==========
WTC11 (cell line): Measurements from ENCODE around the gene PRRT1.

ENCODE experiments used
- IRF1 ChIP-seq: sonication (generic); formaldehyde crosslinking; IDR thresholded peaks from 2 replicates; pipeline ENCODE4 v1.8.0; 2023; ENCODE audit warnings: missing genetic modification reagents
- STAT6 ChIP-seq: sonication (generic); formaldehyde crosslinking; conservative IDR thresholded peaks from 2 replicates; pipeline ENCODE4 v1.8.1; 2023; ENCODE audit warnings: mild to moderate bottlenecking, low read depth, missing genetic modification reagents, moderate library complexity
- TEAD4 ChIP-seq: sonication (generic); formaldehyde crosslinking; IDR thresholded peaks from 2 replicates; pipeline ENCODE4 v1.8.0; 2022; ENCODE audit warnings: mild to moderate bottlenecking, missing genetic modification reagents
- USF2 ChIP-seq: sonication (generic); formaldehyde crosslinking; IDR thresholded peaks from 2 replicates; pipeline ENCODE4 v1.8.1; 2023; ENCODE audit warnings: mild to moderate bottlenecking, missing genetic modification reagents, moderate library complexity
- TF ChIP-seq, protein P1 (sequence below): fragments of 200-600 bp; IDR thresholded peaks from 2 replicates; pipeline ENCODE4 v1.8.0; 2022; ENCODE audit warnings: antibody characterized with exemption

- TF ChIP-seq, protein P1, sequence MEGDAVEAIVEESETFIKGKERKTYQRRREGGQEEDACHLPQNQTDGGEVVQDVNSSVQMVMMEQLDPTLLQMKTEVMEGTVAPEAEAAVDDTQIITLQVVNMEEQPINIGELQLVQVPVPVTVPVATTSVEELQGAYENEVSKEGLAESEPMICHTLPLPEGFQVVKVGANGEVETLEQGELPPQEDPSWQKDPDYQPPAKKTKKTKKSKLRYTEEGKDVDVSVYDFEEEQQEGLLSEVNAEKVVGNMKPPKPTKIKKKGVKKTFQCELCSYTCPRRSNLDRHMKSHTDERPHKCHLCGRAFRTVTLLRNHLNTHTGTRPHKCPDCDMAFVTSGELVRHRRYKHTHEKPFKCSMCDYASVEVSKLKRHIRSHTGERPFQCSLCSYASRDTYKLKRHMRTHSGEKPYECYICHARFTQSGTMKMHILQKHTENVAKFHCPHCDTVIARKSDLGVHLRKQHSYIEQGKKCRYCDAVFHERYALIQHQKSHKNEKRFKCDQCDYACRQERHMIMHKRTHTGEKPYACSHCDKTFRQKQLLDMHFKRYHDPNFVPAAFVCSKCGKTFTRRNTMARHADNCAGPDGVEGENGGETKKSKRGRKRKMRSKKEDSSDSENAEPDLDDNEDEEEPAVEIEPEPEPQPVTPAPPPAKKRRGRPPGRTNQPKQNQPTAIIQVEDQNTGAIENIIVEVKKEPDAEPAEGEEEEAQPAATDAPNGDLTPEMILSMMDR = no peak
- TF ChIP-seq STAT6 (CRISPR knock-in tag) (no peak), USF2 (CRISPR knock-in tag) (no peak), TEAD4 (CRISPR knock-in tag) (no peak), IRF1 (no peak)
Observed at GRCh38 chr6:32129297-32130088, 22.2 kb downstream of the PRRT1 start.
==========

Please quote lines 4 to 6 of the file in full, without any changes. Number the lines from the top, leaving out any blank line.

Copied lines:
- STAT6 ChIP-seq: sonication (generic); formaldehyde crosslinking; conservative IDR thresholded peaks from 2 replicates; pipeline ENCODE4 v1.8.1; 2023; ENCODE audit warnings: mild to moderate bottlenecking, low read depth, missing genetic modification reagents, moderate library complexity
- TEAD4 ChIP-seq: sonication (generic); formaldehyde crosslinking; IDR thresholded peaks from 2 replicates; pipeline ENCODE4 v1.8.0; 2022; ENCODE audit warnings: mild to moderate bottlenecking, missing genetic modification reagents
- USF2 ChIP-seq: sonication (generic); formaldehyde crosslinking; IDR thresholded peaks from 2 replicates; pipeline ENCODE4 v1.8.1; 2023; ENCODE audit warnings: mild to moderate bottlenecking, missing genetic modification reagents, moderate library complexity